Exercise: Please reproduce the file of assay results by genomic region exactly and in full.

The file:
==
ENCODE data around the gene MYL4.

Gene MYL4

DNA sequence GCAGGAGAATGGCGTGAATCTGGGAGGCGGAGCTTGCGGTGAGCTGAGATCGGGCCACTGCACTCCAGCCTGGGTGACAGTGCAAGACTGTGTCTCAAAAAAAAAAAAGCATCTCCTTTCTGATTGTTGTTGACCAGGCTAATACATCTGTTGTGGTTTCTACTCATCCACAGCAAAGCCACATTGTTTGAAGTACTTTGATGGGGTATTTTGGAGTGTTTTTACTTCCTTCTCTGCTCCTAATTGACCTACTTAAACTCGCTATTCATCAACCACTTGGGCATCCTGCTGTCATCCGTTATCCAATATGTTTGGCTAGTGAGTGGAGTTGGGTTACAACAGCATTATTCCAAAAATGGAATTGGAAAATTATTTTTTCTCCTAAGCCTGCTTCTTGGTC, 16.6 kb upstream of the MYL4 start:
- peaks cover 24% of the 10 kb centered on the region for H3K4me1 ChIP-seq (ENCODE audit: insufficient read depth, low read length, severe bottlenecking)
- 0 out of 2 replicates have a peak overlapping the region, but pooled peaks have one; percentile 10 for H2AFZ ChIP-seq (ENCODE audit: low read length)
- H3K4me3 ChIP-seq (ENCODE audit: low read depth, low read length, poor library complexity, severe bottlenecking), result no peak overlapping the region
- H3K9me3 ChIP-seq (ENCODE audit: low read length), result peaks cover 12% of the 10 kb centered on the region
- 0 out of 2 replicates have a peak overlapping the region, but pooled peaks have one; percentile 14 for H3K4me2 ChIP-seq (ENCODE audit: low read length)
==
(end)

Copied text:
ENCODE data around the gene MYL4.

Gene MYL4

DNA sequence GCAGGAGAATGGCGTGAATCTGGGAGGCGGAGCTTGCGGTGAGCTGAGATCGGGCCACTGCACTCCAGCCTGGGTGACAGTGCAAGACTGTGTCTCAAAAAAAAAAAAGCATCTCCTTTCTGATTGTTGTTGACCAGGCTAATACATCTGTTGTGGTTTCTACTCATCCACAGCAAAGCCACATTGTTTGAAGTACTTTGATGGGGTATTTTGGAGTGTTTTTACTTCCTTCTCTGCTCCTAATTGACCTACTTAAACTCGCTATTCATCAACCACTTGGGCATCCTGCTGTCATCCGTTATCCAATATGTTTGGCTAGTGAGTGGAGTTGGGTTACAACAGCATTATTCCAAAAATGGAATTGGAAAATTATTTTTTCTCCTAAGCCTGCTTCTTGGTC, 16.6 kb upstream of the MYL4 start:
- peaks cover 24% of the 10 kb centered on the region for H3K4me1 ChIP-seq (ENCODE audit: insufficient read depth, low read length, severe bottlenecking)
- 0 out of 2 replicates have a peak overlapping the region, but pooled peaks have one; percentile 10 for H2AFZ ChIP-seq (ENCODE audit: low read length)
- H3K4me3 ChIP-seq (ENCODE audit: low read depth, low read length, poor library complexity, severe bottlenecking), result no peak overlapping the region
- H3K9me3 ChIP-seq (ENCODE audit: low read length), result peaks cover 12% of the 10 kb centered on the region
- 0 out of 2 replicates have a peak overlapping the region, but pooled peaks have one; percentile 14 for H3K4me2 ChIP-seq (ENCODE audit: low read length)